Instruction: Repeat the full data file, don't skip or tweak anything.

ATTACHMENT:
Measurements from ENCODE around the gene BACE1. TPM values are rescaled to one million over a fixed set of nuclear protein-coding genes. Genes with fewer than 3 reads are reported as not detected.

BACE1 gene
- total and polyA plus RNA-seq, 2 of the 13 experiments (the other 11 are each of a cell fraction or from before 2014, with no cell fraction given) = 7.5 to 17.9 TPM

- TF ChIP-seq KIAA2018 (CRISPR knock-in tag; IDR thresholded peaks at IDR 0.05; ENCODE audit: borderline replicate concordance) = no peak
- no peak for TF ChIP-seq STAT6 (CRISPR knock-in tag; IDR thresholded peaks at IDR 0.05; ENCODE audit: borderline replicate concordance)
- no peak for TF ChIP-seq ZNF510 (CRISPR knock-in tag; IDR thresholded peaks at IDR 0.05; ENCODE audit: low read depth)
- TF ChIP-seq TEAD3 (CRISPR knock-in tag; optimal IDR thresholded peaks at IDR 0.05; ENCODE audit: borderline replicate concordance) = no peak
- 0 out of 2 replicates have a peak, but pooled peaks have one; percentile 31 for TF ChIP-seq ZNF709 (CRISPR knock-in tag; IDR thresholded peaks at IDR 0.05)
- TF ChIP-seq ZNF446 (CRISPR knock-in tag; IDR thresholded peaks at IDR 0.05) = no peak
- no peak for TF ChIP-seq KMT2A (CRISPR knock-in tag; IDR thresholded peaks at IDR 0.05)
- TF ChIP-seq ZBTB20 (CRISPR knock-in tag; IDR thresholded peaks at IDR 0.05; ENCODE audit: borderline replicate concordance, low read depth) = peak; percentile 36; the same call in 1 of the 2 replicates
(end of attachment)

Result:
Measurements from ENCODE around the gene BACE1. TPM values are rescaled to one million over a fixed set of nuclear protein-coding genes. Genes with fewer than 3 reads are reported as not detected.

BACE1 gene
- total and polyA plus RNA-seq, 2 of the 13 experiments (the other 11 are each of a cell fraction or from before 2014, with no cell fraction given) = 7.5 to 17.9 TPM

- TF ChIP-seq KIAA2018 (CRISPR knock-in tag; IDR thresholded peaks at IDR 0.05; ENCODE audit: borderline replicate concordance) = no peak
- no peak for TF ChIP-seq STAT6 (CRISPR knock-in tag; IDR thresholded peaks at IDR 0.05; ENCODE audit: borderline replicate concordance)
- no peak for TF ChIP-seq ZNF510 (CRISPR knock-in tag; IDR thresholded peaks at IDR 0.05; ENCODE audit: low read depth)
- TF ChIP-seq TEAD3 (CRISPR knock-in tag; optimal IDR thresholded peaks at IDR 0.05; ENCODE audit: borderline replicate concordance) = no peak
- 0 out of 2 replicates have a peak, but pooled peaks have one; percentile 31 for TF ChIP-seq ZNF709 (CRISPR knock-in tag; IDR thresholded peaks at IDR 0.05)
- TF ChIP-seq ZNF446 (CRISPR knock-in tag; IDR thresholded peaks at IDR 0.05) = no peak
- no peak for TF ChIP-seq KMT2A (CRISPR knock-in tag; IDR thresholded peaks at IDR 0.05)
- TF ChIP-seq ZBTB20 (CRISPR knock-in tag; IDR thresholded peaks at IDR 0.05; ENCODE audit: borderline replicate concordance, low read depth) = peak; percentile 36; the same call in 1 of the 2 replicates